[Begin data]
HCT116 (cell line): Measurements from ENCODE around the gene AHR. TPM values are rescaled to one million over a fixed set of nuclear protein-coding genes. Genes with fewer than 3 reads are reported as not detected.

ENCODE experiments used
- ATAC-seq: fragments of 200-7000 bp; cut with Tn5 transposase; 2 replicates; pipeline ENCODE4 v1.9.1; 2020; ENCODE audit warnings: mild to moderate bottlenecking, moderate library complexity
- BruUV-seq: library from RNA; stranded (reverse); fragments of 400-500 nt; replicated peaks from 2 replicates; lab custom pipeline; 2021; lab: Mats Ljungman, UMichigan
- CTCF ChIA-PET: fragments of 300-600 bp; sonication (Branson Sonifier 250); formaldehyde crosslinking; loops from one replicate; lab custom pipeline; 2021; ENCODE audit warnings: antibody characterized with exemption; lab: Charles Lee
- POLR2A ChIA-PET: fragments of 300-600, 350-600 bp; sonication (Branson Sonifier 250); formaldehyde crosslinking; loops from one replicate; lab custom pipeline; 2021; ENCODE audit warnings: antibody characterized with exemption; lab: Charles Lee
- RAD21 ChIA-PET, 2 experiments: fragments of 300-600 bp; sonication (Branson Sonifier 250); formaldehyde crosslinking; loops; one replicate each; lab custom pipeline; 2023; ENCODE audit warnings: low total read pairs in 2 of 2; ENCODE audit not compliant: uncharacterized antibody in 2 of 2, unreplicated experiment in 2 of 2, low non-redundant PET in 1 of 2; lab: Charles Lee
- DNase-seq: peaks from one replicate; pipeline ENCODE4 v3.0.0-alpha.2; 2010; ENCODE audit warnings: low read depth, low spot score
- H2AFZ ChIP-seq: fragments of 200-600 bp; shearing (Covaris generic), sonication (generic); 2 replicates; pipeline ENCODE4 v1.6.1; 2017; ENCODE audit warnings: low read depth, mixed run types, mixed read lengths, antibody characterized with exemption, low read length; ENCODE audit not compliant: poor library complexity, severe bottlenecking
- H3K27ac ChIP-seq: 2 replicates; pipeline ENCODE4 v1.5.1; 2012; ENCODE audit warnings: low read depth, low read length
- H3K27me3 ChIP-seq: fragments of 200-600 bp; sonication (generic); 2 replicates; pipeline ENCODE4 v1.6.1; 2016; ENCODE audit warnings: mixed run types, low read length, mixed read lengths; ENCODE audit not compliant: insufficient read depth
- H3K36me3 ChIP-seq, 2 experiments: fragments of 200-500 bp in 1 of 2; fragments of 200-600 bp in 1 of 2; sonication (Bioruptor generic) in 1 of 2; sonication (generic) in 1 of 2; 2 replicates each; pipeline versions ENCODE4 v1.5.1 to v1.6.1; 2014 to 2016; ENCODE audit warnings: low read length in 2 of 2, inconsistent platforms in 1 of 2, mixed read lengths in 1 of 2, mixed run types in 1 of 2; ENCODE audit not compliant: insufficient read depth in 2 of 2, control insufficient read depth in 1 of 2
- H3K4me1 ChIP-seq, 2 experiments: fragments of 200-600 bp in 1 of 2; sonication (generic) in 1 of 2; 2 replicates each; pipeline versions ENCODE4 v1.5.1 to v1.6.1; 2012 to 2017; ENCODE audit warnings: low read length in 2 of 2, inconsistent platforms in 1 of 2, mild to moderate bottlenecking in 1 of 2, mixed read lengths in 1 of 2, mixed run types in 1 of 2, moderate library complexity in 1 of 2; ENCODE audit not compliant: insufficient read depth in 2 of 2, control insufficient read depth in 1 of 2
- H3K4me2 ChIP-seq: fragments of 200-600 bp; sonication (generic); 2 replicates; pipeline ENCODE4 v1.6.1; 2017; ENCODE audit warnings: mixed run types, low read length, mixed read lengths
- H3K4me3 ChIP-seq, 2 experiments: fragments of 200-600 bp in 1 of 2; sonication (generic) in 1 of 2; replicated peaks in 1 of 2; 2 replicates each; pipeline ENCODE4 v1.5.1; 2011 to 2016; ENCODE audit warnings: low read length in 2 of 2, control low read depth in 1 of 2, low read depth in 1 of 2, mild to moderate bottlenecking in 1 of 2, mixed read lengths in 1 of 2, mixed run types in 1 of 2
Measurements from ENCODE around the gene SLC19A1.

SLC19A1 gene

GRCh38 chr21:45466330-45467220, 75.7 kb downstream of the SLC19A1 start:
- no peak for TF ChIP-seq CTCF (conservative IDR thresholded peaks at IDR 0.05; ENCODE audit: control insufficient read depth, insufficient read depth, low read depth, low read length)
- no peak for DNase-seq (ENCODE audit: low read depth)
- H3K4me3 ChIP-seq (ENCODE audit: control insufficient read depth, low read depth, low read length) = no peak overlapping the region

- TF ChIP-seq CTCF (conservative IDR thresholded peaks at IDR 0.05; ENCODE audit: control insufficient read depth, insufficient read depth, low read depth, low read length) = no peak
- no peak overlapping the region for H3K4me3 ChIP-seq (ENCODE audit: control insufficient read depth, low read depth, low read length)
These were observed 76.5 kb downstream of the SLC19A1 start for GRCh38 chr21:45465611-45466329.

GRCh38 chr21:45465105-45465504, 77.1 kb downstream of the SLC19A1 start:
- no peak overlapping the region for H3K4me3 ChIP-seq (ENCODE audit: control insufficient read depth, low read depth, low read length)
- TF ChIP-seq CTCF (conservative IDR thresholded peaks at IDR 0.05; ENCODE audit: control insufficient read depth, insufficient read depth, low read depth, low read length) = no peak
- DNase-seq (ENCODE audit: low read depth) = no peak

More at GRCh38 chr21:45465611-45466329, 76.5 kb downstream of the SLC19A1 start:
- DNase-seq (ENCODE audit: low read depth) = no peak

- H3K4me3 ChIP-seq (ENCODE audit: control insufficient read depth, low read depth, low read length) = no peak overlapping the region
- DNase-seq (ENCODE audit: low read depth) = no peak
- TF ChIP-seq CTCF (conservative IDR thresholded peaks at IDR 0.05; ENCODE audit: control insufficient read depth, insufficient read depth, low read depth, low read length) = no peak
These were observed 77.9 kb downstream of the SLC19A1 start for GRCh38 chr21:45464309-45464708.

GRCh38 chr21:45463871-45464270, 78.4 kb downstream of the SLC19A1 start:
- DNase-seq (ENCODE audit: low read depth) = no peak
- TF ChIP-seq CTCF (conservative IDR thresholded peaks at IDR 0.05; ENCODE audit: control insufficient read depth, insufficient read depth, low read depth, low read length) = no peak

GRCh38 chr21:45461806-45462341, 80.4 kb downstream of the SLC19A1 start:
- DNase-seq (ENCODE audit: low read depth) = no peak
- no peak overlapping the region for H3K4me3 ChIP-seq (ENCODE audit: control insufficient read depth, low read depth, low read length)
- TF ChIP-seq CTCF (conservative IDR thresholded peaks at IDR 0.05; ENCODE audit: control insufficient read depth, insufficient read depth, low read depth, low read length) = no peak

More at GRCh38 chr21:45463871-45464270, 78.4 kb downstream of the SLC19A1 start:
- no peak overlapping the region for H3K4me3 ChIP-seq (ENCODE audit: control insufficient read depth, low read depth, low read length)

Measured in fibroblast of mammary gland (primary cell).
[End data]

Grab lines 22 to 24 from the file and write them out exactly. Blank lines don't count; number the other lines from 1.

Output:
- TF ChIP-seq CTCF (conservative IDR thresholded peaks at IDR 0.05; ENCODE audit: control insufficient read depth, insufficient read depth, low read depth, low read length) = no peak
- no peak overlapping the region for H3K4me3 ChIP-seq (ENCODE audit: control insufficient read depth, low read depth, low read length)
These were observed 76.5 kb downstream of the SLC19A1 start for GRCh38 chr21:45465611-45466329.